Today, as far as I’m concerned, is the first day of summer. By some reckonings, that technically occurred last month, but, for me, as for many others, summer only really begins with the solstice, an event which is widely celebrated on June 21st throughout most of the northern hemisphere (conversely, the winter solstice is being celebrated in the southern hemisphere today).
But what exactly is the solstice? It’s actually a lot more complex than the familiar image of convoys of hippies and druids gathering at Stonehenge to watch the first light of dawn break through the stones of this ancient monument – although this is probably the most well-known (and – at times – controversial) incarnation of such ancient solstice celebrations here in Britain.
We’ll start with the science (and if I’ve got this wrong, let me know!).
Astronomically speaking, the summer solstice occurs when the sun reaches its maximum elevation in the sky and the day is at its longest. This happens because the rotation of the earth’s axis has tilted the northern hemisphere closest to the sun, and it will now begin to gradually shift back – resulting in the slow shortening of the amount of daylight in a 24 hour period as summer makes its slow and stately progression towards autumn and winter.
Despite being a non-believer, I feel quite strongly that not all people of faith are as evil or misguided as some on the left (and others) would perhaps have it. As with most people who have grown up in our modern multicultural society, I have friends and acquaintances of all faiths and none.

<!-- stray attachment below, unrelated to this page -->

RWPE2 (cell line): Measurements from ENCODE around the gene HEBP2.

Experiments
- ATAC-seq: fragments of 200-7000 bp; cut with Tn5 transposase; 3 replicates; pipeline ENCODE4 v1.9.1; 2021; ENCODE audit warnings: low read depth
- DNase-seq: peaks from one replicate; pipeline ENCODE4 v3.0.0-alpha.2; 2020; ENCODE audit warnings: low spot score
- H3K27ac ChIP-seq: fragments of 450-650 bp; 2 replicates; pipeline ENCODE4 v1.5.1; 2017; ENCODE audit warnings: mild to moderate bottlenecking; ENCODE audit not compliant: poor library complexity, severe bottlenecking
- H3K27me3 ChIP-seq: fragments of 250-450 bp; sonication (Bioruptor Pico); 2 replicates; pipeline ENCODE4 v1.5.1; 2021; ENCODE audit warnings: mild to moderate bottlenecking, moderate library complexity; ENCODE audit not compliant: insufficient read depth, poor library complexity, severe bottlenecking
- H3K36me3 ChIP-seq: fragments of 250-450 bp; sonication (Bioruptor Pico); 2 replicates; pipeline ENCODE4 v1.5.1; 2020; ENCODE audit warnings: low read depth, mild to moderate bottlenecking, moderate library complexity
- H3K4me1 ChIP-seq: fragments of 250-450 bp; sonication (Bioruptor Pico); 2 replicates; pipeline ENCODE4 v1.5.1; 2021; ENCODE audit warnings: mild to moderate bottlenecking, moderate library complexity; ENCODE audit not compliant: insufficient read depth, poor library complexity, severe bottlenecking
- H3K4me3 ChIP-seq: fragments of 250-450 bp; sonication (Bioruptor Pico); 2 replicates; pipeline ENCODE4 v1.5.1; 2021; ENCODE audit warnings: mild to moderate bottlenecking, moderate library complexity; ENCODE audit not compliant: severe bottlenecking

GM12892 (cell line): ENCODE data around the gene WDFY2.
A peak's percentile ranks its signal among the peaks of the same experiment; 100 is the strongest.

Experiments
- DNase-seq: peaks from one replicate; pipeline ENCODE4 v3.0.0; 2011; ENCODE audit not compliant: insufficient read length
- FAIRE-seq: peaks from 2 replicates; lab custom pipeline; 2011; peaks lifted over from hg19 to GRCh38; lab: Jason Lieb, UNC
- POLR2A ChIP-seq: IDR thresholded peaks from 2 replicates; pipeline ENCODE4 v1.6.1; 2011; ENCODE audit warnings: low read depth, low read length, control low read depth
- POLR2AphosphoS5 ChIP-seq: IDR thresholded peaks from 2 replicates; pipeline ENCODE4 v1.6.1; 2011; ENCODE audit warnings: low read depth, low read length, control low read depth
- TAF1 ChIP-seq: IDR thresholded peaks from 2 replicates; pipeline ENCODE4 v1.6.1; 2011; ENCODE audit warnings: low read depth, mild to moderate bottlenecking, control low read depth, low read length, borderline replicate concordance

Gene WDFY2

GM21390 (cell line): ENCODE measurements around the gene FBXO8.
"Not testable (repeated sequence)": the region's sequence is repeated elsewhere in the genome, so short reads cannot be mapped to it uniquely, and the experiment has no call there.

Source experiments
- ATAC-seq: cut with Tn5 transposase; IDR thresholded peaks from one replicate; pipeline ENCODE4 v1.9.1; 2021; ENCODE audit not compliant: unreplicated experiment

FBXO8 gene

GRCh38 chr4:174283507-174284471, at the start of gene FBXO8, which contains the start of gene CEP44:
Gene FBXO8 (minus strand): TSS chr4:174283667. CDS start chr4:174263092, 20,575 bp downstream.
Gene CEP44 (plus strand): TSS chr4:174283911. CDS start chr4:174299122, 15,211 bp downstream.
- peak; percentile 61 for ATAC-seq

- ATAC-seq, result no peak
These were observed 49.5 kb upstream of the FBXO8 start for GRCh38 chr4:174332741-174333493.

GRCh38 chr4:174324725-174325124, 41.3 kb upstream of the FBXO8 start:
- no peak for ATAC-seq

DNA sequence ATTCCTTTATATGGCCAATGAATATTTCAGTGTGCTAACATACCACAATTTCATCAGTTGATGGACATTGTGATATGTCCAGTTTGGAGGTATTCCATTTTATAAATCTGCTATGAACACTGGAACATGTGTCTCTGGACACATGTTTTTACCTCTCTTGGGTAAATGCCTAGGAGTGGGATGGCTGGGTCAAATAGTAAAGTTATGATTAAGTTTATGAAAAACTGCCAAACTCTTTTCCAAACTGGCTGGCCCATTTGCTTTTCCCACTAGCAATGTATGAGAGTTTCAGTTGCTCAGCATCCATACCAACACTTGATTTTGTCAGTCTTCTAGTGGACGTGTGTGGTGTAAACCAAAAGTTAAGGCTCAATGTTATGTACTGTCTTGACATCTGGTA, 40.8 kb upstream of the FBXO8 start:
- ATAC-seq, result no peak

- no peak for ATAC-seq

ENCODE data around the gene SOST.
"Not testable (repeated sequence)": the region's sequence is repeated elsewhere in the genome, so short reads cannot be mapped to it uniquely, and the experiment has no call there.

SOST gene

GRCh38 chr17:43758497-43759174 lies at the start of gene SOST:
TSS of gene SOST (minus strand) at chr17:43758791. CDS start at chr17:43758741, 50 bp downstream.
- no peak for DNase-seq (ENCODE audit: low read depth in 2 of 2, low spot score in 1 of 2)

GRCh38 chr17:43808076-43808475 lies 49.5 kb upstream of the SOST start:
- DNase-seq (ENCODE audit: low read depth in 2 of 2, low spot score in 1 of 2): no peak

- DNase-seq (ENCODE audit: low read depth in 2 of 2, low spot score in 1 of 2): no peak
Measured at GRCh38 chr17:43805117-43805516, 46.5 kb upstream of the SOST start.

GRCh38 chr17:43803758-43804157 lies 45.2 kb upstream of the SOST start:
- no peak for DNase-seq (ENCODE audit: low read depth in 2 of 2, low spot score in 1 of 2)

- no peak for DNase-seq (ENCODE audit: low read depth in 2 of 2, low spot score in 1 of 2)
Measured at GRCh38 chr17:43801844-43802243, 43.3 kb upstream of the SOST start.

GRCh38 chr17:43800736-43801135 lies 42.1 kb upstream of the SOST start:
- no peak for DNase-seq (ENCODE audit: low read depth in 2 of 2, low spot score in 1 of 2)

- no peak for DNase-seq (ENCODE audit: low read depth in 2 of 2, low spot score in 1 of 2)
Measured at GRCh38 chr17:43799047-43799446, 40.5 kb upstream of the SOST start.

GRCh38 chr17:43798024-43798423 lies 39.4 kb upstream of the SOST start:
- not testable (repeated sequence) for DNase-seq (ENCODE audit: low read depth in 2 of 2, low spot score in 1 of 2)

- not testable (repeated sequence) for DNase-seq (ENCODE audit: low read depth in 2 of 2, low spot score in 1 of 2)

However, I have also had some rather unpleasant experiences with people of faith, especially with individuals who practice those particularly intolerant forms of Christianity. I have actually been told to my face by a ‘born again’ Christian that, because of my sexuality, I am an “abject sinner” who will end up “burning in hell” unless I am “saved” by accepting Jesus into my life.
Um, no. Not going to happen.
And, just the other day, I was sat in my local cafe drinking tea and listening to a woman sitting behind me as she loudly bragged about what a good Christian she was. She then started listing all the people she knew who had terminal illnesses and explained in graphic detail how said illnesses were entirely the fault of the people suffering from them because…. guess what? They hadn’t accepted Jesus into their lives.
“First they came for the communists, and I did not speak out–
because I was not a communist;
Then they came for the socialists, and I did not speak out–
because I was not a socialist;
Then they came for the trade unionists, and I did not speak out–
because I was not a trade unionist;
Then they came for the Jews, and I did not speak out–
because I was not a Jew;
Then they came for me–
and there was no one left to speak out for me” – Martin Niemoller.
Martin Niemoller was a controversial figure, whose motives and actions are still debated by historians, theologians and political theorists to this day. But his words (above) ring as true today as they did in the 1940s. Like many Lutheran pastors (and other religious leaders) in 1930s Germany, Niemoller was an anti-communist who opposed the democratic experiment of the Weimar Republic and its associated ‘decadence’, welcoming the Nazi accession to power in 1933 even to the extent of apparently having official meetings with Adolf Hitler.